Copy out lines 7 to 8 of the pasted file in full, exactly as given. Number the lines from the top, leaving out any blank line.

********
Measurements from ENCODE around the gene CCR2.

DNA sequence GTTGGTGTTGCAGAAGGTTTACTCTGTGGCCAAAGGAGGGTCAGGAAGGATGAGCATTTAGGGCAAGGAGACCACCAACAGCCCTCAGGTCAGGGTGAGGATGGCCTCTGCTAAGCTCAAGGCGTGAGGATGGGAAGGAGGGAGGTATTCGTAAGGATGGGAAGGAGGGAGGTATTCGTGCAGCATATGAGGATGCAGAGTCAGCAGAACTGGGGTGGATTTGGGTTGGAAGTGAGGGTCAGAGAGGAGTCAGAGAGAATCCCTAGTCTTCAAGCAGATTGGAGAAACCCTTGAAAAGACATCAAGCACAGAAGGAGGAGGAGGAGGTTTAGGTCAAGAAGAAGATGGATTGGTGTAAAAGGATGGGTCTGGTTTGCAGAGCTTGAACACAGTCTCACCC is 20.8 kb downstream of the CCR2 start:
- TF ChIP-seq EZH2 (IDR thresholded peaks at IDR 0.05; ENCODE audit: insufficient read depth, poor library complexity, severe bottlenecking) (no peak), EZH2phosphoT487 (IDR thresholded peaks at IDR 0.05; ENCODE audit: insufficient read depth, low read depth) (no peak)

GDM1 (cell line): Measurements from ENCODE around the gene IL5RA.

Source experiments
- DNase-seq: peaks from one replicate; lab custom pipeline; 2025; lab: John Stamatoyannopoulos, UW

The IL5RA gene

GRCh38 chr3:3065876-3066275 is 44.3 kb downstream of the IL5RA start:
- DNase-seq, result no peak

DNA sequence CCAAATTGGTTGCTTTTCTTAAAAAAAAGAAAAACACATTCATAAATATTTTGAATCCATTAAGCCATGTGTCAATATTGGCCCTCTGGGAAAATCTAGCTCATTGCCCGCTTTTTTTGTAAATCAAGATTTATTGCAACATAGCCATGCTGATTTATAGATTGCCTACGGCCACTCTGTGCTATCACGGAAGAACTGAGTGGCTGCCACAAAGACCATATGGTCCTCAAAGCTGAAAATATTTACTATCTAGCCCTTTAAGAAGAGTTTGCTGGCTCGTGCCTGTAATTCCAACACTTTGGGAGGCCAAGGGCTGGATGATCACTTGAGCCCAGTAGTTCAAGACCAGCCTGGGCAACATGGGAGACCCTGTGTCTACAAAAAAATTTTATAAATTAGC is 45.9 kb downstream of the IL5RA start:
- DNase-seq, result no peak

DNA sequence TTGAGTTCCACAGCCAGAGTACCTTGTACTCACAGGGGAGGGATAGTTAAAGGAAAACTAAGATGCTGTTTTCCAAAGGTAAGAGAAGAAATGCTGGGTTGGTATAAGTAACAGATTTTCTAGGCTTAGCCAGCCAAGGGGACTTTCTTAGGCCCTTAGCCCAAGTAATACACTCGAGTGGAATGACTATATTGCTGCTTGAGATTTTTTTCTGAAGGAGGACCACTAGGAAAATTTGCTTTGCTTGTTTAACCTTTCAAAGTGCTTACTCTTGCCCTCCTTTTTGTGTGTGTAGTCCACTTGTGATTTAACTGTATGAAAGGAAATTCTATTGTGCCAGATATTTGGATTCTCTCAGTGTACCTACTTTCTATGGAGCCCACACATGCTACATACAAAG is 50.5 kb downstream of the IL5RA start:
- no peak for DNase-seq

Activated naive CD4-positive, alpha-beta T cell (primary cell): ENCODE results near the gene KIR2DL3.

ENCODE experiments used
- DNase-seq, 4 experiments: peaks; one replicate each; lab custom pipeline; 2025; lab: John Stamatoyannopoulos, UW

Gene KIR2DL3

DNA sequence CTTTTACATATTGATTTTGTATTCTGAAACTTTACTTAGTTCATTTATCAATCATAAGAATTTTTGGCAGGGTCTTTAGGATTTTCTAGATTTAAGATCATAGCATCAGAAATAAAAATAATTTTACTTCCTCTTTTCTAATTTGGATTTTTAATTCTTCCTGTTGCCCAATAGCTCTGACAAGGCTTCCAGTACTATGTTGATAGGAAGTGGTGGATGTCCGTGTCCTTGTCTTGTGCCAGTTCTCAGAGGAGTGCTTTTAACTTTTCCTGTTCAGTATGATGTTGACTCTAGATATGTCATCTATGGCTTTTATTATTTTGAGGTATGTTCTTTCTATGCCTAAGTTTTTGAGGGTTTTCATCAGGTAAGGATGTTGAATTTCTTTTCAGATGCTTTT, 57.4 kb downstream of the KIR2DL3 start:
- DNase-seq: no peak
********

The IL5RA gene

GRCh38 chr3:3065876-3066275 is 44.3 kb downstream of the IL5RA start: